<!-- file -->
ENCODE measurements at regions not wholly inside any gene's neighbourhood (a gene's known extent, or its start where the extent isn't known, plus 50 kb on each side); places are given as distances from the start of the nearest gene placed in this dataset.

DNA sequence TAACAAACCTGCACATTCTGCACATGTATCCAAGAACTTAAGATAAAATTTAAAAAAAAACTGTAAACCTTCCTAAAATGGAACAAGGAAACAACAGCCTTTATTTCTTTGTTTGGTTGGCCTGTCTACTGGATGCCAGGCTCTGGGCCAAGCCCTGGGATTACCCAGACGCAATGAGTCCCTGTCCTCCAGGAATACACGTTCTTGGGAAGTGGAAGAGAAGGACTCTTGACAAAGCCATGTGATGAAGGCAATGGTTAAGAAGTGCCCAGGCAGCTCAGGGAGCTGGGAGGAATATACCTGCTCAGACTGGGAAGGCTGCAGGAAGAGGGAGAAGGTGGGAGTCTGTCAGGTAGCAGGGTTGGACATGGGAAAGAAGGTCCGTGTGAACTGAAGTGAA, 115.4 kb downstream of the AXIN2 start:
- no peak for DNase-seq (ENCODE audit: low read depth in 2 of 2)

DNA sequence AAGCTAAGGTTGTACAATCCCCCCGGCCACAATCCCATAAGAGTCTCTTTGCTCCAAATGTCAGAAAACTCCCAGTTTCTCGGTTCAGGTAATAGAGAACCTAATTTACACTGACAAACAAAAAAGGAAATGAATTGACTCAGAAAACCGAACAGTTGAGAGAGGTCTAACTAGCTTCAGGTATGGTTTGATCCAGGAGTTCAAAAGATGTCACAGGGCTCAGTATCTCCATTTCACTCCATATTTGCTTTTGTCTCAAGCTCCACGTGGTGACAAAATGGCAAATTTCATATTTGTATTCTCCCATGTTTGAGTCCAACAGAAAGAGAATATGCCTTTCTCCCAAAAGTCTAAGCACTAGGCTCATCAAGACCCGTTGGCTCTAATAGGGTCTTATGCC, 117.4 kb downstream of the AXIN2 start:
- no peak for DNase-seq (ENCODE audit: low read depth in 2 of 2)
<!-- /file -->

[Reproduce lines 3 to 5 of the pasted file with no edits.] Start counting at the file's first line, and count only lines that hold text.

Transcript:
- no peak for DNase-seq (ENCODE audit: low read depth in 2 of 2)

DNA sequence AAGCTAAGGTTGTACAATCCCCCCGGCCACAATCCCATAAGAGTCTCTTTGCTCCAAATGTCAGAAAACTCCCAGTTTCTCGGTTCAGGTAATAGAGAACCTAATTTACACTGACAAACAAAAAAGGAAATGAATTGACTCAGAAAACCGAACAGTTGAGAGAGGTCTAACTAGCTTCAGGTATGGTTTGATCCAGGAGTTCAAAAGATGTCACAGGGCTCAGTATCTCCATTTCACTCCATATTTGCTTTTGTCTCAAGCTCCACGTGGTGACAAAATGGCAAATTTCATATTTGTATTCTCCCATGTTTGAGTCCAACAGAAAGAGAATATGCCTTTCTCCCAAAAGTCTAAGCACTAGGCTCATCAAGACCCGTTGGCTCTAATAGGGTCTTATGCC, 117.4 kb downstream of the AXIN2 start:
- no peak for DNase-seq (ENCODE audit: low read depth in 2 of 2)